You were hit by a driver without insurance – what do you do next? Since the driver has no insurance, there is no way that he or she can compensate you for the damages done. The chances are that that driver probably doesn’t have any money either. Basically, when this happens, you have two options:
- Underinsured motorist coverage
- Uninsured motorist coverage
These two types of insurances are designed to help the injured drivers receive compensation after an injury. Here is how they work.
Uninsured Motorist Coverage
Even though a driver of a registered vehicle is required to have car insurance, sadly that is not always the case. In many situations, you will find a driver with no more than $20 in his pockets and no car insurance whatsoever. When this happens, you have to turn towards your own insurance company to cover for your damages. That is of course if you are properly insured. Even if you have normal car insurance, that does not mean that you have purchased uninsured motorist coverage. Basically, it is additional coverage that protects you when you are involved in a car accident with a driver who does not have car insurance but is found to be at fault for causing the accident.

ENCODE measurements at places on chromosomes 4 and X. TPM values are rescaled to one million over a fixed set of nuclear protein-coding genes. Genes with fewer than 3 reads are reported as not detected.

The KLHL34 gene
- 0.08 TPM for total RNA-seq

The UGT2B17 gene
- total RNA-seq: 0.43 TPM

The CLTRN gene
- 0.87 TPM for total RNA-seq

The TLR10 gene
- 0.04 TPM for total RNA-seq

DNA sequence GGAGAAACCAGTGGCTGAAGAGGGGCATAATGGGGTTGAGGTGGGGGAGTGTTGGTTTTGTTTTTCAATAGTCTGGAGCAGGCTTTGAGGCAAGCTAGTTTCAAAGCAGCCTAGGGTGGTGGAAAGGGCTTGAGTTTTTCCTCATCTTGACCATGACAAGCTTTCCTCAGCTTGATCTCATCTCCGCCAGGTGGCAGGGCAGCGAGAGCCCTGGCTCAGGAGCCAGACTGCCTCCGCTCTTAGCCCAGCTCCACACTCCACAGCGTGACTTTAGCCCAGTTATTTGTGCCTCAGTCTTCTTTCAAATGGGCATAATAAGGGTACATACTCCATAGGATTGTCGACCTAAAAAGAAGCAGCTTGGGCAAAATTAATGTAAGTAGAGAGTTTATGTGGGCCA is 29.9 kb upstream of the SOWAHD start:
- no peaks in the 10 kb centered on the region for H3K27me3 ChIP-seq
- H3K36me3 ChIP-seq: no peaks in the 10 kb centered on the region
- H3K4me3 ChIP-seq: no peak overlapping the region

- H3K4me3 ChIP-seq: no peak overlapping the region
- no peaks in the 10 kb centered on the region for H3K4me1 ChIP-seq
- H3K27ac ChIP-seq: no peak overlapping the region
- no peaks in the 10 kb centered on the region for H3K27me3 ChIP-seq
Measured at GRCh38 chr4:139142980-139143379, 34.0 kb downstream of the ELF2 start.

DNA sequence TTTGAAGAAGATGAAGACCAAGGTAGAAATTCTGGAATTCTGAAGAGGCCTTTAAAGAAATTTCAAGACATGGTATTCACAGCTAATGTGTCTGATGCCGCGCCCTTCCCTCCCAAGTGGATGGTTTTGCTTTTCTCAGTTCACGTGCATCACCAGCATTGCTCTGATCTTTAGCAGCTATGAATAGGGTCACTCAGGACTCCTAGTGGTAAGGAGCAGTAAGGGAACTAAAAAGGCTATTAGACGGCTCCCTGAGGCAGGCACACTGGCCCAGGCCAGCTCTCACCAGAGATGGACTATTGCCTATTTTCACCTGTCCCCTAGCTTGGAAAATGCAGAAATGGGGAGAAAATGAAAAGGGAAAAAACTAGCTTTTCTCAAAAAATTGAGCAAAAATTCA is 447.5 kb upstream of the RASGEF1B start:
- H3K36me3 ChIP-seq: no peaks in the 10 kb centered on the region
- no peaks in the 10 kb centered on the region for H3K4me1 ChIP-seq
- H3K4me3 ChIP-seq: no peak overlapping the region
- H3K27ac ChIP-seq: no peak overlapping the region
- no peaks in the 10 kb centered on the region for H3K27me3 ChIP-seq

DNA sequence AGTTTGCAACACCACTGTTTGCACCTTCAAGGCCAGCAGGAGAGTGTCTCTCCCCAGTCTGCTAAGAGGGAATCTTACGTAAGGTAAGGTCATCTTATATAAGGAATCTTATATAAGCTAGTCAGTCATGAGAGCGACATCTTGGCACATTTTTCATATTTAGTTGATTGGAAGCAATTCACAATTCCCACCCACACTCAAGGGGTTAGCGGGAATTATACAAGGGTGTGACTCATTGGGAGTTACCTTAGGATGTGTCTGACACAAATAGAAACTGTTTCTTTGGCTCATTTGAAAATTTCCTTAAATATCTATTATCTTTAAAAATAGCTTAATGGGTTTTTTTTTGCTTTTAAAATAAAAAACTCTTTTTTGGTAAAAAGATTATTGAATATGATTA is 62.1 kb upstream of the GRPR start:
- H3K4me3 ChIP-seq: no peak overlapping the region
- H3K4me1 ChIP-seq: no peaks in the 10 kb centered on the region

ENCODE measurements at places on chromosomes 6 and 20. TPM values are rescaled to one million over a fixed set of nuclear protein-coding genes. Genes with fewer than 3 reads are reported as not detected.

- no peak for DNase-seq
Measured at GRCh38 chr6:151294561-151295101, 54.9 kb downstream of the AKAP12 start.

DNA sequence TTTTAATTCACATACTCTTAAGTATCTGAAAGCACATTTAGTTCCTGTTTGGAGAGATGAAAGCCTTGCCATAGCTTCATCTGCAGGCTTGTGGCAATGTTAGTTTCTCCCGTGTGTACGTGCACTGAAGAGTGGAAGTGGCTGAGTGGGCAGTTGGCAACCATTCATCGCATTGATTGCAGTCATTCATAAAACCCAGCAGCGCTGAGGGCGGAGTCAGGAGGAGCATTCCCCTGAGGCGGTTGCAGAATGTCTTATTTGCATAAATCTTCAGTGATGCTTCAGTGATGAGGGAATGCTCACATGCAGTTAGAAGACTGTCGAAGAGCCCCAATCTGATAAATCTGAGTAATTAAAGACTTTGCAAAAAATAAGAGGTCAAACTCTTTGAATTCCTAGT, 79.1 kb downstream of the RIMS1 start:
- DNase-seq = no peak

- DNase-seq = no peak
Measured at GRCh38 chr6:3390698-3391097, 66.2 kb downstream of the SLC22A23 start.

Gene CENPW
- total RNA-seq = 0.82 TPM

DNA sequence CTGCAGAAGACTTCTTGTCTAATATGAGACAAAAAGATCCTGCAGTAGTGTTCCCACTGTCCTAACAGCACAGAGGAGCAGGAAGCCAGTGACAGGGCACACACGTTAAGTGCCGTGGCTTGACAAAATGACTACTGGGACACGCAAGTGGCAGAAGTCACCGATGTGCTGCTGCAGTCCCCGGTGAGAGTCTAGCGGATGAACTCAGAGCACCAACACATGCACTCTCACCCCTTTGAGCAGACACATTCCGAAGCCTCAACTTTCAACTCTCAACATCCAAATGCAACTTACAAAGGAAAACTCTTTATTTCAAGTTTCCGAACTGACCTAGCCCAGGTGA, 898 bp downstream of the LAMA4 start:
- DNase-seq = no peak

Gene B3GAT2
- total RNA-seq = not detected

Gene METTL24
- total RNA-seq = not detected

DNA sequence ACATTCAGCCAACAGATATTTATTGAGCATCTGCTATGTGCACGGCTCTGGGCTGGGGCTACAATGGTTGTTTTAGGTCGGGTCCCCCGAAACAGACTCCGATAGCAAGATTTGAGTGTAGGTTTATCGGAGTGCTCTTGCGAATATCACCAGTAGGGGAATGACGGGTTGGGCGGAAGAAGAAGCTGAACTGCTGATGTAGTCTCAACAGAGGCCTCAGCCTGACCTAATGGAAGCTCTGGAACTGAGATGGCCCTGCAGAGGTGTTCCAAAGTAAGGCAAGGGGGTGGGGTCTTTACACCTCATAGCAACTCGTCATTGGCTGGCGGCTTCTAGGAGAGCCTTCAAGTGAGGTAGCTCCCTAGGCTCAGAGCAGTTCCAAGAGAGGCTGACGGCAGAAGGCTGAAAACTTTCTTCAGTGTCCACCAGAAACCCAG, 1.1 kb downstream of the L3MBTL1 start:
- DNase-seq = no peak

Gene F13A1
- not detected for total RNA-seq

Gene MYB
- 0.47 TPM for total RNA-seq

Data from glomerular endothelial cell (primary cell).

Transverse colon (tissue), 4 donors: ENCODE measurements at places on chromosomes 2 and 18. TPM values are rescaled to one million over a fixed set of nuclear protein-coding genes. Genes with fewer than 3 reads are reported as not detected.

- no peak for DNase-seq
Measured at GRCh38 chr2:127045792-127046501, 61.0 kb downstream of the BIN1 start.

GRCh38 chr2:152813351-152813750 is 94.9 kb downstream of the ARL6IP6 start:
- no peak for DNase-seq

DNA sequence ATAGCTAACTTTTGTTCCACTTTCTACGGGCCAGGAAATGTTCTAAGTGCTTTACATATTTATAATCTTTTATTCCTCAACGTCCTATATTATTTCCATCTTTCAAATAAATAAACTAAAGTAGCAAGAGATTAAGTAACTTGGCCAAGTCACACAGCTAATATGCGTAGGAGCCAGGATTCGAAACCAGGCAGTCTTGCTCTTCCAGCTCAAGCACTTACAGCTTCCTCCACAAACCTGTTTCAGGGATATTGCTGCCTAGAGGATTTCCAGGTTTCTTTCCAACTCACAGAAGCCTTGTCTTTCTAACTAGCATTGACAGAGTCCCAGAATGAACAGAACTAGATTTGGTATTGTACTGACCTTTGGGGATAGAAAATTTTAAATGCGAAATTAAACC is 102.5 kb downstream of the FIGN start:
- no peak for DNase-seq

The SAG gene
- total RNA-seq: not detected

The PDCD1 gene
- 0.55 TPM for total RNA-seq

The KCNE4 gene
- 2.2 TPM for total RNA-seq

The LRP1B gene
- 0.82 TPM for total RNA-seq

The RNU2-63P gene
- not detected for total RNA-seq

Uninsured motorist coverage is not required in the majority of states within the US, but the insurance companies should offer it and explain to you what it means and the damages it covers. This type of insurance never exceeds your standard liability coverage (if you have a standard coverage of $50,000 in liability, you cannot have more than $50,000 in uninsured motorist coverage).
There are many drivers out there who do not have any type of car insurance. If you are caught in an accident, consult with a car accident attorney in Virginia and see what you should do next in case you do not have an additional type of insurance.
Underinsured Motorist Coverage
On the other hand, underinsured motorist coverage is designed to help pay for the difference between the other driver’s total insurance and your losses. If your total losses are $60,000 but the other driver only has $50,000 in liability coverage, the remaining $10,000 will be paid of by the underinsured motorist coverage. Keep in mind that this type of insurance is not mandatory or required in any state, but it is always optional and should be offered by the insurance company.
Additionally, you may also include collision coverage to seek compensation for the damages done to your vehicle. However, it will only include the damages done to your vehicle, and not the ones you sustained in the process.
The final option is to file a lawsuit. However, if you live in a no-fault state, your options are limited; you can only sue another driver if you are seriously injured in an accident. Feel free to get in touch with the Virginia car accident attorney at Randall Page, P.C. immediately after an accident. They will evaluate your case, and tell you exactly what to do and expect. Act quickly, as you only have a certain amount of time to get things underway.